pH Enzymes have pH at which they work best. If environment is too acidic or basic, it may ___________________________ the enzyme. Pepsin Catalyzes hydrolysis of proteins in the stomach There is HCl in the stomach pH = 2 Trypsin Also hydrolyses proteins, but in the small intestine Basic substance is secreted into small intestine pH=8
Substrate Concentration As substrate concentration increases, more reactions can occur. However, as active sites become occupied, rate of reaction slows. A point called the ‘saturation’ (asymptote)is reached, in which all enzyme active sites are occupied. Reaction rate virtually constant: reaction can only occur when enzymes are vacant.
Cofactors and Coenzymes Cofactors: nonprotein components, such as dissolved ions, that are needed for some enzymes to function. Zinc and manganese ions. Coenzymes: organic nonprotein cofactors that are needed for some enzymes to function. Derivatives of many vitamins May bind to active site with covalent bonds, or weakly to the substrate
Enzyme Inhibition A variety of substances inhibit enzyme activity. Some are poisons, some are used by cell to control enzyme activity. Competitive Inhibitors Similar to enzyme’s substrate Bind to active site Block normal substrate from binding Reversible Solution: increase concentration of enzyme’s substrate compete. Noncompetitive Inhibitors Do not compete with substrate Bind to another part of the enzyme conformation change change in shape of active site enzyme loses affinity for substrate. DDT: poison that inhibits enzymes of the nervous system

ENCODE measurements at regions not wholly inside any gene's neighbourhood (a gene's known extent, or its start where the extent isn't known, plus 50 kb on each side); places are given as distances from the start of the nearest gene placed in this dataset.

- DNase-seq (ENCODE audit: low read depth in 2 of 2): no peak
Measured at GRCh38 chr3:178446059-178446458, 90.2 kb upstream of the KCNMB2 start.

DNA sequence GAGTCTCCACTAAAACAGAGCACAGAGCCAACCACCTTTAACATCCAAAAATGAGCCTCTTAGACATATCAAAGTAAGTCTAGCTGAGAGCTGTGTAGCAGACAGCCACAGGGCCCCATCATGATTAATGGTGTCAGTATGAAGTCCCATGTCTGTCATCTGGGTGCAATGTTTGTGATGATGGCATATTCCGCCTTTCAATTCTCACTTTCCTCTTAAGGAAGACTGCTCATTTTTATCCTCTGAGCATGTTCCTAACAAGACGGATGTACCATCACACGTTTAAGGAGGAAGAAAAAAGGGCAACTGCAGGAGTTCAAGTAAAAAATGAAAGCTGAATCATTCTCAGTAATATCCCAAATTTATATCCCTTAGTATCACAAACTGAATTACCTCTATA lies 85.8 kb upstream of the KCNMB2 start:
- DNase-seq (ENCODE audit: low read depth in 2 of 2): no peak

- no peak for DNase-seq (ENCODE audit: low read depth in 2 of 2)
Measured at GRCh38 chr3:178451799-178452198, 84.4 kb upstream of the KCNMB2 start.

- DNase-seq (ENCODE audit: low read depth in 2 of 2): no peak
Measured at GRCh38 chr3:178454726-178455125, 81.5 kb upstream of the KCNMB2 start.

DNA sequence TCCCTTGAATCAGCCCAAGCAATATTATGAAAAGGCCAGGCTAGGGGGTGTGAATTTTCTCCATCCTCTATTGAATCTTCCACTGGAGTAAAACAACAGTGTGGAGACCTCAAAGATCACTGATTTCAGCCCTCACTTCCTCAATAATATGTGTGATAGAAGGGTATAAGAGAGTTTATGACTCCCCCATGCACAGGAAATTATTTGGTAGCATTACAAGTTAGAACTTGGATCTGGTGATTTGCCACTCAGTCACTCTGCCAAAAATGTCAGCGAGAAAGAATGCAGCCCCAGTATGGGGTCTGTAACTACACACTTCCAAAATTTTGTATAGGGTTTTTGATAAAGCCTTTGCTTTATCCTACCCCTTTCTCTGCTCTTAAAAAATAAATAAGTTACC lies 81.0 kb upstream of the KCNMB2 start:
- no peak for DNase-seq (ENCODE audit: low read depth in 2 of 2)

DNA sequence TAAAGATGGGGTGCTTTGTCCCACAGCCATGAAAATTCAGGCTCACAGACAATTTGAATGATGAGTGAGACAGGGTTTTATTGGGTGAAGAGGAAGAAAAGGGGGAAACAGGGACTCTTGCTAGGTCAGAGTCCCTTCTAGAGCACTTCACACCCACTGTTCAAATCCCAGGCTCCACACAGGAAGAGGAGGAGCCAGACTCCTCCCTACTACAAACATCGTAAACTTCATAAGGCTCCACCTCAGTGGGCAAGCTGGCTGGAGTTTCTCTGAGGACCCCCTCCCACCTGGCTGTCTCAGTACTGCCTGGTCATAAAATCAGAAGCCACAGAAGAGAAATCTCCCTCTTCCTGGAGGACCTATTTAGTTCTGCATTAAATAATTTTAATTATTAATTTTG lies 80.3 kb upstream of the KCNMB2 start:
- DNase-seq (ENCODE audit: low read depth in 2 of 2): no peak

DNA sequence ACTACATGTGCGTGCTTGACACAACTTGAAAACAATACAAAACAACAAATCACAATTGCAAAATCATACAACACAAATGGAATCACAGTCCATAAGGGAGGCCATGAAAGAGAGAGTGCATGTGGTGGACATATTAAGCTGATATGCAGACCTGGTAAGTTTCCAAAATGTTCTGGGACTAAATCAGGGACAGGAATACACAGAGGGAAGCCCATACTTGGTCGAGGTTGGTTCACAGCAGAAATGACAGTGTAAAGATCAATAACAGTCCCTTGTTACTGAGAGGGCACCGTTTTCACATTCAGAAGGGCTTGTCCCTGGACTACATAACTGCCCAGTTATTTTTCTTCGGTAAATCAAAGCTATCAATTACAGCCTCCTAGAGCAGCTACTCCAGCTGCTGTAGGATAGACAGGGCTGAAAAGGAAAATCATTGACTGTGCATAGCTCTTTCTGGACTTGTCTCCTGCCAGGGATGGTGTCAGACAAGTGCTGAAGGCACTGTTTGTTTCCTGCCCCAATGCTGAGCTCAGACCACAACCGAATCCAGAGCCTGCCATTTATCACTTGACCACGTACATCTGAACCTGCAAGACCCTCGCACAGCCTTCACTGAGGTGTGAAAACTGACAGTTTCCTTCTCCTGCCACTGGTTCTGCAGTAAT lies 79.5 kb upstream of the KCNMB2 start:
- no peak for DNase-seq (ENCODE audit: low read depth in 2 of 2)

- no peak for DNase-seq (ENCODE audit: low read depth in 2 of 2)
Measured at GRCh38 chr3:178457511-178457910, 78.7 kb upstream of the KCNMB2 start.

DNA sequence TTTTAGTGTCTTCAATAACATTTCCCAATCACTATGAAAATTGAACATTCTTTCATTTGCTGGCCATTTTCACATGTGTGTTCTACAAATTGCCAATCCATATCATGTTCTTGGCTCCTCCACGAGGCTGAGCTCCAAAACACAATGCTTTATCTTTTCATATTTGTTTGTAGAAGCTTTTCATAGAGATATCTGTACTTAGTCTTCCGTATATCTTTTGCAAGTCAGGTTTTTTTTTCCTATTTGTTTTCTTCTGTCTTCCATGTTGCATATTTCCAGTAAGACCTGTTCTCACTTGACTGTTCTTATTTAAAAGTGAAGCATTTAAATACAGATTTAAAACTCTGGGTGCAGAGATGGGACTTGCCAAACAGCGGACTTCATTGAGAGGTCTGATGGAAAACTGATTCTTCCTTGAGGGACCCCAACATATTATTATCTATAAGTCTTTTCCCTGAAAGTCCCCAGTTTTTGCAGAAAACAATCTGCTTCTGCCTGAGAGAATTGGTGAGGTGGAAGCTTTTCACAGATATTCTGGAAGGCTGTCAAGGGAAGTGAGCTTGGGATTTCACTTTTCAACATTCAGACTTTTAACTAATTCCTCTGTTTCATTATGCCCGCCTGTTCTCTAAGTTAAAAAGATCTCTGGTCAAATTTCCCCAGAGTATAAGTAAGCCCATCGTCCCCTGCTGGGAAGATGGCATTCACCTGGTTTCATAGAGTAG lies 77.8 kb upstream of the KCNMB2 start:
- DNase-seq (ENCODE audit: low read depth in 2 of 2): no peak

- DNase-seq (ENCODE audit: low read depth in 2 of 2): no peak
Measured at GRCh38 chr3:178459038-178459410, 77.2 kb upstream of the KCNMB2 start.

Allosteric Regulation Cells control enzyme activity to coordinate cellular activities. Restrict production of enzyme Inhibiting the action of enzyme Allosteric Sites Receptor sites Substances bound to it may inhibit or stimulate enzyme’s activity. Usually in proteins in quaternary structure with several subunits and several active sites. ALLOSTERIC REGULATORS: Attach to allosteric sites using weak bonds. ACTIVATORS: stabilizes protein conformation to keep active sites available. ALLOSTERIC INHIBITOR: Stabilizes inactive form of enzyme Noncompetitive inhibitors
FEEDBACK INHIBITION Method used by cells to control metabolic pathways involving a series of sequential reactions. Each reaction catalyzed by a specific enzyme. A product formed later in the sequence of reaction steps ALLOSTERICALLY INHIBITS an enzyme that catalyzes a reaction occurring earlier in the process. Reduces the production of the inhibitor a product of the process. As product used up, less inhibition. Enzyme in active form again, but cycle continues. RESULT: AMOUNT OF PRODUCT KEPT TIGHTLY CONTROLLED BY FEEDBACK INHIBITION PROCESS.
METABOLIC PROCESSES are also controlled by controlling where certain enzymes are in the cell. Some in mitochondria ______________________ Some are in chloroplasts _____________________ Some in the golgi bodies: _____________________ Some in lysosomes: __________________________ ETC.
Classwork/Homework Read pages 75-76 (Commercial and Industrial Uses of Enzyems) PPs 1-9